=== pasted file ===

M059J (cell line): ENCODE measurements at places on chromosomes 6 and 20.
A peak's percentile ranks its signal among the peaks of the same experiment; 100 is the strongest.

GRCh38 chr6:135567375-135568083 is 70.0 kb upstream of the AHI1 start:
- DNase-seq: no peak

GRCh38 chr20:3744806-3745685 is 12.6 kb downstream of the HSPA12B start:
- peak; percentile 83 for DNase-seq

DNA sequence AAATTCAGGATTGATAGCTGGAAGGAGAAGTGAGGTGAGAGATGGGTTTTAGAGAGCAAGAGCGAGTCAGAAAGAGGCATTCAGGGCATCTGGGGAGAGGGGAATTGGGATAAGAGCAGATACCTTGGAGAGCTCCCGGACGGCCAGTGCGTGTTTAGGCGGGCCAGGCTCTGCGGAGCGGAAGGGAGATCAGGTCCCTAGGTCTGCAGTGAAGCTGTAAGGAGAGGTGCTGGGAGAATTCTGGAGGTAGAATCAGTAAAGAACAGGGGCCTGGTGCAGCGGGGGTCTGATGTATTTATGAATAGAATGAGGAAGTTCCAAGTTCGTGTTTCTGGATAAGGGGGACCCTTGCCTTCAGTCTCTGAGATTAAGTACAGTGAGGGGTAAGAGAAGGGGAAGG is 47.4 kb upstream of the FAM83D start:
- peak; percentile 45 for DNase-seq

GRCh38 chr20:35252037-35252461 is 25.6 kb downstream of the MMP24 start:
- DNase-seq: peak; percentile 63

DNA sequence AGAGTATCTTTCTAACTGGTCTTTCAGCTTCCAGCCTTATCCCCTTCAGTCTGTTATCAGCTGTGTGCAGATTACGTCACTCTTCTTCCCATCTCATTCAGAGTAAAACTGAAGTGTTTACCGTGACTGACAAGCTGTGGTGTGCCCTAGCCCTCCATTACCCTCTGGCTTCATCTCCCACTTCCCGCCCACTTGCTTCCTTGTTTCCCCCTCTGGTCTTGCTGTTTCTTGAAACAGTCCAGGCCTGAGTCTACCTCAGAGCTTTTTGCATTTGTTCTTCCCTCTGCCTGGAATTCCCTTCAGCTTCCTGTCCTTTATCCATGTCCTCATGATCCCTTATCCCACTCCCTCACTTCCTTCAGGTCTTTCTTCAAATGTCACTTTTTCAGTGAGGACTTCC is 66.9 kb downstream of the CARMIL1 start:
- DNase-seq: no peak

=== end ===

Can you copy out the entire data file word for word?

M059J (cell line): ENCODE measurements at places on chromosomes 6 and 20.
A peak's percentile ranks its signal among the peaks of the same experiment; 100 is the strongest.

GRCh38 chr6:135567375-135568083 is 70.0 kb upstream of the AHI1 start:
- DNase-seq: no peak

GRCh38 chr20:3744806-3745685 is 12.6 kb downstream of the HSPA12B start:
- peak; percentile 83 for DNase-seq

DNA sequence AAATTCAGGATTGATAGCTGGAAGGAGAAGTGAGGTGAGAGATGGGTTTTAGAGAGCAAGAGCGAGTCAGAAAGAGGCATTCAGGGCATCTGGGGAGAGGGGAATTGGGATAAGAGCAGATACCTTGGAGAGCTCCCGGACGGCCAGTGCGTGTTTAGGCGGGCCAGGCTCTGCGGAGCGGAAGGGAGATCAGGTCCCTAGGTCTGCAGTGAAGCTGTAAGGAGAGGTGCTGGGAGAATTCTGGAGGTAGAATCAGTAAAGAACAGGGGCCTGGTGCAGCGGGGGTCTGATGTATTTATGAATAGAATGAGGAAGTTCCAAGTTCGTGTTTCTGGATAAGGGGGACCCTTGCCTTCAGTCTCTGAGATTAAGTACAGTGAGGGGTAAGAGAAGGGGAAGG is 47.4 kb upstream of the FAM83D start:
- peak; percentile 45 for DNase-seq

GRCh38 chr20:35252037-35252461 is 25.6 kb downstream of the MMP24 start:
- DNase-seq: peak; percentile 63

DNA sequence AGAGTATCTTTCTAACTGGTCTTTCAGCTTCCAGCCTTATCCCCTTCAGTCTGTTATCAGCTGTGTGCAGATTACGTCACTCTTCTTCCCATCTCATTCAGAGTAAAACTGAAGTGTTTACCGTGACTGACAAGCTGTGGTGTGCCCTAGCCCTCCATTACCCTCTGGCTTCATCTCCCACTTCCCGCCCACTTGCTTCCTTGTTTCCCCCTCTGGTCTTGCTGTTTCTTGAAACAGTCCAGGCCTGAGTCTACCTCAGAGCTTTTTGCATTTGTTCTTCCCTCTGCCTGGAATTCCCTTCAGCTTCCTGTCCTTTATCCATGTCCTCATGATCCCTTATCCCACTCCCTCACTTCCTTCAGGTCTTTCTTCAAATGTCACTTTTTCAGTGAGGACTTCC is 66.9 kb downstream of the CARMIL1 start:
- DNase-seq: no peak